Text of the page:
It shouldn’t be so that a single state bears the burden for feeding our entire nation, but the entire US counts on California’s water-challenged agriculture for fruit, vegetables, and wine. Whether it’s an apple, an orange, or asparagus, it mostly likely came from California. Sadly, the state is experiencing some of the worst droughts it has seen in recent history, and this cracked Earth is going to cause a ripple effect in food prices across the country.
The UK Daily Mail recently reported that food prices can be expected to rise faster than salaries for years to come. Eating out has become seven times more expensive, and putting food on the table at home is already 3.8% more expensive than it was last year. Lame stream media (CNN) is also reporting that food pricing changes what we eat. Even the use of ethanol – a GMO corn crop – pushed by Big Ag several decades ago has made food prices higher. So, when California hits a bit of dry weather, it all adds up to one big food bill . . . unless. . .
California’s current situation isn’t a new phenomenon to the United States. It is this greed-based history of agriculture, along with strange weather that is contributing to these issues. I won’t even elaborate on the fact that the drought there has resulted in an oil drilling boom. That’s for another article.
If you take a gander at the California Department of Food and Agriculture’s export numbers to other states (and even other countries), it can be shocking. The state supplies us with:
- 89% of our cauliflower.
- 86% of our lemons.
- 95% of our celery.
- 99% of all artichokes grown in the US.
- 83% of Romaine lettuce.
- 83% of fresh spinach.
- They also grow a third of all the tomatoes we eat, and the list goes on from there.
While not every state has California’s sun and temperate growing season, they surely could contribute more if our agriculture were not overgrown with Monsanto and Cargill lackeys. Furthermore, the state has long practiced irresponsible water-irrigation practices that they are only just now addressing. Water catchments and other water conservation measures should have been in place long ago. The rest of us could stand to look at the freakish weather there and plan accordingly in our own backyards.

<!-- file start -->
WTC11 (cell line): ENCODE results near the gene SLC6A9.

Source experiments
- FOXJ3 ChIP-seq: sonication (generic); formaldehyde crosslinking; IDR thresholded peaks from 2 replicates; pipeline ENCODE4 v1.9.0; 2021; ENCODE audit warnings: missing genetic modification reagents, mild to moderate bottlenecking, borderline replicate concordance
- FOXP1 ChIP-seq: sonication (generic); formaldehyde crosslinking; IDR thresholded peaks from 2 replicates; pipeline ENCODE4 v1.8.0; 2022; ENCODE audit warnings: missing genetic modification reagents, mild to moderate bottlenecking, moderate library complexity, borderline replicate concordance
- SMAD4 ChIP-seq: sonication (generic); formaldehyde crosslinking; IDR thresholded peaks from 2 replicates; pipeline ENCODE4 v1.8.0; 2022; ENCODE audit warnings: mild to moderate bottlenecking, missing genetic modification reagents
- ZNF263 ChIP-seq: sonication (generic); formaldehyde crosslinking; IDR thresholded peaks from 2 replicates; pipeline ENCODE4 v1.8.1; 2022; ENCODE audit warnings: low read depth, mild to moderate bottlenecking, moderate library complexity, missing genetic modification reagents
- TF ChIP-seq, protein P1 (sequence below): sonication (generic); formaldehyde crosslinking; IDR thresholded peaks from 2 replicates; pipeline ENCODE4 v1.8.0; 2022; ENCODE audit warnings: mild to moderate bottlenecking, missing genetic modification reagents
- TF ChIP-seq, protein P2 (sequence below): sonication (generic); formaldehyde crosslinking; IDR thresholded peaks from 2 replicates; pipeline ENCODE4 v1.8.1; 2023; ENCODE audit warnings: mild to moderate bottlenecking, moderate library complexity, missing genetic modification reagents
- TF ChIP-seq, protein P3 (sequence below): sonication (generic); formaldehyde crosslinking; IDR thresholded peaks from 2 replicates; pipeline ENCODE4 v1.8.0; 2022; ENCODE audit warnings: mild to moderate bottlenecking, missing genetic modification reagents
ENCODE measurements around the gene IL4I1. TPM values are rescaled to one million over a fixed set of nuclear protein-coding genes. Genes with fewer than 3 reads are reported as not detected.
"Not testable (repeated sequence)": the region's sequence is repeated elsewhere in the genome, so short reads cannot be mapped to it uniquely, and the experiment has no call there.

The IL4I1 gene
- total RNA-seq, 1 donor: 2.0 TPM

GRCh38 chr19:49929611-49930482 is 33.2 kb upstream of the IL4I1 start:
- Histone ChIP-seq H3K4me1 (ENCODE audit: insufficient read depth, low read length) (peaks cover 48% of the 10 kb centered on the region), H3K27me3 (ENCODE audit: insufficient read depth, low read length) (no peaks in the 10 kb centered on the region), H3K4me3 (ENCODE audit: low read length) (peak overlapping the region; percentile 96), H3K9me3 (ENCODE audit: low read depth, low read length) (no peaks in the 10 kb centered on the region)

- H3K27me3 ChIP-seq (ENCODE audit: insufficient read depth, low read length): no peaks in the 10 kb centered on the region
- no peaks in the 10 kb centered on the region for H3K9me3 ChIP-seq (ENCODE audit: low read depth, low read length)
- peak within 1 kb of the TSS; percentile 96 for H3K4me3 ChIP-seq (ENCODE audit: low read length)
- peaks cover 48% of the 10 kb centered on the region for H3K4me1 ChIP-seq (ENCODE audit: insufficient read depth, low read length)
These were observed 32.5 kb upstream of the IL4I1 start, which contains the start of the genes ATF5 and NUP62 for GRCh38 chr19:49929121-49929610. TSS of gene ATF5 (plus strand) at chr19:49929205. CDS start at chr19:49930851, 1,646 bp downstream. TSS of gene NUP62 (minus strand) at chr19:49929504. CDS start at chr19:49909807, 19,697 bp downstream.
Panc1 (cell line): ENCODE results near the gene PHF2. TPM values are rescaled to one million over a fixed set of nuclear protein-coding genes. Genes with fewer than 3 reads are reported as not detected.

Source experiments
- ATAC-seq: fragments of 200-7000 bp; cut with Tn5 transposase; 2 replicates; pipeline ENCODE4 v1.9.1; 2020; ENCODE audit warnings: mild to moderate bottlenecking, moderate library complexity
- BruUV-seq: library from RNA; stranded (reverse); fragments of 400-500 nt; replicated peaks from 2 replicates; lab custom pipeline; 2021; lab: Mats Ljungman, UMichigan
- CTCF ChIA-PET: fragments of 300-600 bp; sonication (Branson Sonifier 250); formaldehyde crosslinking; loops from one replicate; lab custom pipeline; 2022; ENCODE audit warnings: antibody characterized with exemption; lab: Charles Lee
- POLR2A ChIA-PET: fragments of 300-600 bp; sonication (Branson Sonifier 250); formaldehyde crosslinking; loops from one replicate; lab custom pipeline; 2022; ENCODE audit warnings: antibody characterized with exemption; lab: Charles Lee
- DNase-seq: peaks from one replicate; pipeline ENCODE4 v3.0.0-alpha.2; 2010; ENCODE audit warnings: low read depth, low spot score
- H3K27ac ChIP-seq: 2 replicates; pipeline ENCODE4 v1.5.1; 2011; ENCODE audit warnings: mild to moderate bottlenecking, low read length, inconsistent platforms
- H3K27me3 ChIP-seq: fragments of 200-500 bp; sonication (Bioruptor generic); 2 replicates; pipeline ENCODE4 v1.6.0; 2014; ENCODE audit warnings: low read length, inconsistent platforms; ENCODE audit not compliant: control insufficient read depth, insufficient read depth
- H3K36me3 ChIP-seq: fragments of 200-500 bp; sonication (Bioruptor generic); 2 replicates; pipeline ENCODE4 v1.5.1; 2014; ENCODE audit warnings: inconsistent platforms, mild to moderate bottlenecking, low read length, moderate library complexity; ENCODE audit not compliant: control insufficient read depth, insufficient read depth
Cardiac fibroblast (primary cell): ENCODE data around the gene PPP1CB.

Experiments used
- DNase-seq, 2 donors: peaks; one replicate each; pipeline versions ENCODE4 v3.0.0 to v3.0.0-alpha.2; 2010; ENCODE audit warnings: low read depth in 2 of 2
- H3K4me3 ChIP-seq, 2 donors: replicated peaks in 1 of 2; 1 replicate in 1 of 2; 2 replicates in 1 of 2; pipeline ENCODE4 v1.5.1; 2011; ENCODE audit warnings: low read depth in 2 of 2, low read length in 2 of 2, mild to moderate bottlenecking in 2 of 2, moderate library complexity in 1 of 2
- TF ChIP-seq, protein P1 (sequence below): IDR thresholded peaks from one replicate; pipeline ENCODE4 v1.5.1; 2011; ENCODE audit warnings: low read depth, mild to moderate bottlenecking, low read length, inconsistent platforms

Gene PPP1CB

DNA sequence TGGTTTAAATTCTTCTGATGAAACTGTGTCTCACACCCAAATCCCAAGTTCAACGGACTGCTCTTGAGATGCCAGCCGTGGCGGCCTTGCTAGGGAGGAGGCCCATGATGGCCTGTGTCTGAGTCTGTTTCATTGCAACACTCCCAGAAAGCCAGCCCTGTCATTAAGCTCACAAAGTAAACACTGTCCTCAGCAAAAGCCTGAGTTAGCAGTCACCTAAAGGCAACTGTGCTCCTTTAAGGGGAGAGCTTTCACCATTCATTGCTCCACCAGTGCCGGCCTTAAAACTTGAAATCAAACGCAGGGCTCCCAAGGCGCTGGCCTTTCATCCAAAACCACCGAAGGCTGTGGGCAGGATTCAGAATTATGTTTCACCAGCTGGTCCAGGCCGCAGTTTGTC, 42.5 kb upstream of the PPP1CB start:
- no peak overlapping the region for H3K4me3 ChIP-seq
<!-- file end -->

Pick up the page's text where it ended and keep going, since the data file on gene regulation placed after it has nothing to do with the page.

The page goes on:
Some states are doing just that. Even rust belt states like Ohio are utilizing abandoned land to grow food and conserve water for food production. A new study from Ohio State researchers shows that people in Cleveland are already spending $1.5 million on fruits and vegetables grown within their own city. The city of Albuquerque, New Mexico has its own rainwater harvesting publication, touting rain water as mana from heaven.
Furthermore, many individuals are starting to grow their own food in small, personal or community gardens. Even people who have never gardened in their lives are looking for ways to grow healthy, organic, inexpensive food. It isn’t just the California drought pushing people to garden, either. A report in The New York Times suggests the depressed economy is inspiring a vegetable-gardening resurgence.
Let’s hope that a solution can be found so that our food can thrive and prices can be reduced.